A:

The balance of payments is the record of any payment or receipt between one nation and its nationals with any other nation. This amount includes that nation's current account, as well as its capital account and financial account.

A current account records the flow of goods and services in and out of a country, including tangible goods, service fees, tourism receipts and money sent directly to other countries, either given as aid or sent to families. Tangible goods and services make up the balance of trade, which is also folded into the balance of payments.

The current account does not include the capital account or the financial account. The capital account refers to any and all international capital transfers, including nonfinancial assets. The financial account deals with money related to foreign reserves and private investments in businesses, bonds, stocks and real estate.

Unlike the current account, which is expected to run at a surplus or deficit, a nation's balance of payments should theoretically be zero. If a Greenland national buys a jacket from a Canadian company, then Greenland gains a jacket while Canada gains the equivalent amount of currency. To reach zero, a balancing item is added to the ledger to reflect the value exchange. According to the International Monetary Fund's Balance of Payments Manual, the balance of payment formula, or identity, is summarized as:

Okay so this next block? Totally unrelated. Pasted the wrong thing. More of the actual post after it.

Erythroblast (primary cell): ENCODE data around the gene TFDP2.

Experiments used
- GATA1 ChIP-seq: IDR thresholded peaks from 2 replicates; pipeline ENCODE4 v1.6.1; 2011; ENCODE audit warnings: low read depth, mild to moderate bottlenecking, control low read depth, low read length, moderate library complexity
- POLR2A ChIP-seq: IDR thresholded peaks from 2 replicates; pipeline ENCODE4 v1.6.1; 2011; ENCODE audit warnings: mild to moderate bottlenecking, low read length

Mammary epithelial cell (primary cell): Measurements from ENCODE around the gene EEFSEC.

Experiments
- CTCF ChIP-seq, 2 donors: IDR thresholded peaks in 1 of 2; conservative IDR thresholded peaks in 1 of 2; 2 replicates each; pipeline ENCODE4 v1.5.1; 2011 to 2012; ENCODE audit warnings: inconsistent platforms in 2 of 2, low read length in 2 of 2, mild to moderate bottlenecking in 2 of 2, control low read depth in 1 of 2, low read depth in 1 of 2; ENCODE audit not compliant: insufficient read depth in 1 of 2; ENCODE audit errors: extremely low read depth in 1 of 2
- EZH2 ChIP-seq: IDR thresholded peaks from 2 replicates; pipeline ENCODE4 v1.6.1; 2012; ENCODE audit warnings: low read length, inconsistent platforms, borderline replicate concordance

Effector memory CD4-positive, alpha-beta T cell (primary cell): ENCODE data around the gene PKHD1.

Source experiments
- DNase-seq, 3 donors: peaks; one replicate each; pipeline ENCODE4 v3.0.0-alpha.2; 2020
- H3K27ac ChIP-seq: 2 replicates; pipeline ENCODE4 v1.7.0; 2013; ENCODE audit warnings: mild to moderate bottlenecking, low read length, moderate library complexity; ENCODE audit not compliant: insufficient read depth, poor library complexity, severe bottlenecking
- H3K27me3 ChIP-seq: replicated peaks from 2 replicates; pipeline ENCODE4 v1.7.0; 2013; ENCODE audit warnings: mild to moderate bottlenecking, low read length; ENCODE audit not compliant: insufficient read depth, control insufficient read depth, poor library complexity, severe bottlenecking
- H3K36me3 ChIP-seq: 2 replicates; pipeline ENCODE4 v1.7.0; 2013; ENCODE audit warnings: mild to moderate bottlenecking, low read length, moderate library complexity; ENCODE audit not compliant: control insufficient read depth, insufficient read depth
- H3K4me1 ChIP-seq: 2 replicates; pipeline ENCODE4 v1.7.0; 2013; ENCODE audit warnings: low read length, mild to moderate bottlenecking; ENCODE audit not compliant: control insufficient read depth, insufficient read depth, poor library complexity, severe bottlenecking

Current Account + Financial Account + Capital Account + Balancing Item = 0

As of March 2015, it is worth noting the United States is an exception to the rule that the balance of payments must be at zero and is currently running at a deficit.

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